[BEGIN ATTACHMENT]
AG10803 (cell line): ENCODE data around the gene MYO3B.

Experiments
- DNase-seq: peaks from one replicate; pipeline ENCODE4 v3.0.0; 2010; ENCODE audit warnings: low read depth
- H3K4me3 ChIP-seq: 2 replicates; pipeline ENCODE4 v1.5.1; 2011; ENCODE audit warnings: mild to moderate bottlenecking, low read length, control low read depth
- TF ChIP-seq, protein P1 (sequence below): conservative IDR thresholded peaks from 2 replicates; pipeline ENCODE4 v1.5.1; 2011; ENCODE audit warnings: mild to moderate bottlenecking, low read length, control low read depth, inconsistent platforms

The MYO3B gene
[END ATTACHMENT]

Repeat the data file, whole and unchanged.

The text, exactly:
AG10803 (cell line): ENCODE data around the gene MYO3B.

Experiments
- DNase-seq: peaks from one replicate; pipeline ENCODE4 v3.0.0; 2010; ENCODE audit warnings: low read depth
- H3K4me3 ChIP-seq: 2 replicates; pipeline ENCODE4 v1.5.1; 2011; ENCODE audit warnings: mild to moderate bottlenecking, low read length, control low read depth
- TF ChIP-seq, protein P1 (sequence below): conservative IDR thresholded peaks from 2 replicates; pipeline ENCODE4 v1.5.1; 2011; ENCODE audit warnings: mild to moderate bottlenecking, low read length, control low read depth, inconsistent platforms

The MYO3B gene